Date of Degree


Document Type


Degree Name





Robert S. Voss

Committee Members

Ana C. Carnaval

Nancy Simmons

Frank Burbrink

Sharon A. Jansa

Subject Categories

Biodiversity | Evolution | Genetics | Zoology


Mammal, Marsupial, DNA, Neotropical, South America, taxonomy


Short-tailed opossums (genus Monodelphis) comprise the most species-rich genus of New World marsupials, with 25 currently recognized species. Monodelphis comprise small, terrestrial species collectively widespread in South America, which makes the group potentially informative about biogeographic processes that have shaped the continental fauna. The genus exhibits striking variation in several phenotypic characters, notably pelage coloration, behavior, and reproductive strategies. This diversity is unique among Neotropical marsupials, and makes the group particularly interesting to investigate the evolution and the adaptive significance of phenotypic trait variation. Despite this potential, missing knowledge on phylogeny and basic taxonomy precludes broader studies on evolution and biogeography on this group. To remedy this situation this thesis is centered on undertaking a comprehensive phylogenetic analysis and taxonomic revision of Monodelphis.

In chapter one (published in collaboration with Dr. Sharon A. Jansa and Dr. Robert S. Voss) we present the first phylogenetic analyses of Monodelphis based on dense taxonomic sampling—23 of the 25 currently recognized species—and multiple genes—one mitochondrial gene (CYTB), two autosomal exons (IRBP, BRCA1), one autosomal intron (SLC38), and one X-linked intron (OGT). Parsimony, maximum-likelihood and Bayesian analyses of this dataset (110 terminals, 4983 aligned sites) strongly support the monophyly of Monodelphis and recover six major clades within the genus. Additionally, the analyses suggest that several nominal taxa are synonyms of other species in the genus (M. “sorex” of M. dimidiata, M. “theresa” of M. scalops, M. “rubida” and M. “umbristriata” of M. americana, and M. maraxina” of M. glirina). By contrast, four unnamed genetic lineages recovered by the analyses may represent new species. Reconstructions of ancestral states of two discrete characters—dorsal pelage color pattern and habitat—suggest that the most recent common ancestor of Monodelphis was uniformly colored (with unpatterned dorsal pelage) and inhabited moist forest. Whereas most dorsal pelage patterns (e.g., reddish sides and reddish head-and-rump) appear to have evolved homoplastically in Monodelphis, dorsal stripes may have had a unique historical origin in this genus.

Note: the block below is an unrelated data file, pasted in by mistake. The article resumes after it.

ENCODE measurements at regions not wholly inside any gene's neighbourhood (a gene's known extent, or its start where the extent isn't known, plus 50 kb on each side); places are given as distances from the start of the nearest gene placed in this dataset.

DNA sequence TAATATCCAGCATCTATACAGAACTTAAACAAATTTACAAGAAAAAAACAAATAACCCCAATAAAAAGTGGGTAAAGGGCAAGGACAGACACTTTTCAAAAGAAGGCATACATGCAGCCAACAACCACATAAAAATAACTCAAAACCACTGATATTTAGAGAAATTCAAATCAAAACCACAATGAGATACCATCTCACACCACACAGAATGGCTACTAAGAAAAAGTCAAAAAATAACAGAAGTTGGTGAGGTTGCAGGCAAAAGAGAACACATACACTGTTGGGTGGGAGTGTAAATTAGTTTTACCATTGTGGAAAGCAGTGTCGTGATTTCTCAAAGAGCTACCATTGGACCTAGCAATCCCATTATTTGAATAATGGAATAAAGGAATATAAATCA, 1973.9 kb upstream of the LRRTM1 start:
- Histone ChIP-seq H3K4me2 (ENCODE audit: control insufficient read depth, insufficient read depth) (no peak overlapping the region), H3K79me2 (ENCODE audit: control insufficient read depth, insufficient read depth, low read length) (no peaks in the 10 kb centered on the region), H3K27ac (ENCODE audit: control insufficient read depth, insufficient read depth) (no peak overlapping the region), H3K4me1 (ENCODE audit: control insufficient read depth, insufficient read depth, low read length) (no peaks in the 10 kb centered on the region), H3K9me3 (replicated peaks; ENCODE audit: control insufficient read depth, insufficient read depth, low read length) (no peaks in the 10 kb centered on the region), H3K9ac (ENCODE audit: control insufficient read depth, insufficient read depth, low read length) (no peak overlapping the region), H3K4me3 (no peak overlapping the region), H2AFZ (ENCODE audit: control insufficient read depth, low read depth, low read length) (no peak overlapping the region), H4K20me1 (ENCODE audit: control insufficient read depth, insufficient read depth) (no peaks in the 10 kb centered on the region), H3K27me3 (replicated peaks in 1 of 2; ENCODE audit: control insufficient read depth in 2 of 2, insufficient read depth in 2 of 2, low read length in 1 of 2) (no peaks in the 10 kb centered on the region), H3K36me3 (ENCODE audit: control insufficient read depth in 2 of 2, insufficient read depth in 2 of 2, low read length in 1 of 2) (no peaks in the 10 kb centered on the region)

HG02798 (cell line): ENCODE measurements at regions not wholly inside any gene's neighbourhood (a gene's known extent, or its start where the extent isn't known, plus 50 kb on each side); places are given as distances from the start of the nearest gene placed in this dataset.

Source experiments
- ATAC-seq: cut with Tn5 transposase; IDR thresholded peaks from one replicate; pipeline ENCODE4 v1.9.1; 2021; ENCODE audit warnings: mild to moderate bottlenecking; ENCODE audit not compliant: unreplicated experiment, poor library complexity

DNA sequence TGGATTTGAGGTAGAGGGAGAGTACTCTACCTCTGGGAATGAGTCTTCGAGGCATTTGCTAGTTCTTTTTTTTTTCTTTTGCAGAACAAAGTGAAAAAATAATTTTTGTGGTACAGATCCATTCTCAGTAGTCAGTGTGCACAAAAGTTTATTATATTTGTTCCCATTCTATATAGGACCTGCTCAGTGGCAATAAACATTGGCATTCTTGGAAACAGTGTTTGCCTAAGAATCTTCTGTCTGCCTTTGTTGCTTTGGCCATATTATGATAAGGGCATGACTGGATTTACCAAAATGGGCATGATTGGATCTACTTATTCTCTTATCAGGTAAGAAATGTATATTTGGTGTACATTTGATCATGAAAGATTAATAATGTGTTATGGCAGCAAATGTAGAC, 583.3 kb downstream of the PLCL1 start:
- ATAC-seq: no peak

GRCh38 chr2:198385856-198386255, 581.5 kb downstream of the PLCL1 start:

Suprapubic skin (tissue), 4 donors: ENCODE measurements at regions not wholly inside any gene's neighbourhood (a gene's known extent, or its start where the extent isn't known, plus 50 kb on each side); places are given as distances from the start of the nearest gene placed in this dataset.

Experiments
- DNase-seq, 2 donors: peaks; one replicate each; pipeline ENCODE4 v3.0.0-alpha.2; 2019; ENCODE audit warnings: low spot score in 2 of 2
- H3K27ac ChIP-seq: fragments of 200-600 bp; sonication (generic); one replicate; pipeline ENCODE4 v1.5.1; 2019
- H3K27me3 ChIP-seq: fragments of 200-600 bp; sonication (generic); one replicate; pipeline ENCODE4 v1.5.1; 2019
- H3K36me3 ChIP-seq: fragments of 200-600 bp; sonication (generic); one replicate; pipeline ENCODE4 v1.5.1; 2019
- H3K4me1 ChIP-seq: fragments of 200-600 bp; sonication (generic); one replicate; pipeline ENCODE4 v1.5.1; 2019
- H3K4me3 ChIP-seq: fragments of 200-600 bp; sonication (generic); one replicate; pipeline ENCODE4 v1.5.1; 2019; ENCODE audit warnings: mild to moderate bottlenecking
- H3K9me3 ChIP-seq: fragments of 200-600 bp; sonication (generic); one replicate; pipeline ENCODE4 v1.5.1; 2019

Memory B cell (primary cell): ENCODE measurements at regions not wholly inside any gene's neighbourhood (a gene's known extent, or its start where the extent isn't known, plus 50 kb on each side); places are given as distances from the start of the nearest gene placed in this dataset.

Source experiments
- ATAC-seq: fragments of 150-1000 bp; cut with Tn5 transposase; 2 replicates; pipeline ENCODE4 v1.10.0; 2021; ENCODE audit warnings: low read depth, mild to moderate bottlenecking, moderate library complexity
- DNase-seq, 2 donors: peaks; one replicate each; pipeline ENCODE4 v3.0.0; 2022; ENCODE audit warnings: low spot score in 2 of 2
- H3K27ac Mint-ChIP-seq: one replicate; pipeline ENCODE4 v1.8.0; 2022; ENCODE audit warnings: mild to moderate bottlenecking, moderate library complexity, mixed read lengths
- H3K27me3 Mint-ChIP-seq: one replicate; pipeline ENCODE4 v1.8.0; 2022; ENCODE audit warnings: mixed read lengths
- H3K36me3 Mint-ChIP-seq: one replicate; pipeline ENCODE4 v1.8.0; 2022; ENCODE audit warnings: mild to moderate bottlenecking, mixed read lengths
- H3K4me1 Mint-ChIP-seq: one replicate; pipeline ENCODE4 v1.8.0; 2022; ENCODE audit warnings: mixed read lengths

In chapter two (also published in collaboration with Dr. Sharon A. Jansa and Dr. Robert S. Voss) we infer historical-biogeographic patterns and processes in South America based on estimated divergence times and ancestral distributions for this diverse clade of marsupials. The dating analysis suggests that the diversification of Monodelphis was not restricted to a narrow time interval, such that speciation cannot be attributed to a single causal historical factor. In particular, speciation within the Atlantic Forest biome appears to have occurred in the Neogene, whereas most Amazonian speciation events are Pleistocenic. Amazonia and the Atlantic Forest hosted most of the diversification events in Monodelphis and were estimated as the historical sources of lineages that subsequently colonized other areas (e.g., Tepuis, Andes, Cerrado) during the Pliocene and Pleistocene. Model selection suggests an important role for founder-event speciation, a process seldom accounted for in previous biogeographic analyses of continental clades. These results, together with others recently reported from analyses of South American datasets suggest that dispersal-mediated cladogenesis has been an important process in the evolution of Neotropical vertebrate faunas. Possible mechanisms for founder-event speciation in low-vagility terrestrial vertebrates such as Monodelphis include historically transient connections between currently disjunct biomes and rapid reproductive isolation of populations colonizing adjacent but ecologically disparate biomes.

In the following chapter (to be published in collaboration with Dr. Robert S. Voss), an integrative approach—phylogenetic information together with phenotypic data from external and craniodental morphology— is used to provide a revised subgeneric classification of Monodelphis, intended to serve as the basis for future revisionary research at the species level. Over 2000 specimens of Monodelphis were analyzed for morphology, including representative material of all species currently recognized as valid, together with all undescribed forms discussed in the previous chapters. Discrete characters found to be useful for diagnosing monophyletic groups of species previously established by molecular research are defined and illustrated. Five subgenera are formally recognized, for which morphological diagnosis, comparisons, and patterns of geographical distribution and sympatry are provided.

In chapter four, a paper (already published) describing a new species of Monodelphis from Atlantic Forest in Brazil is presented.


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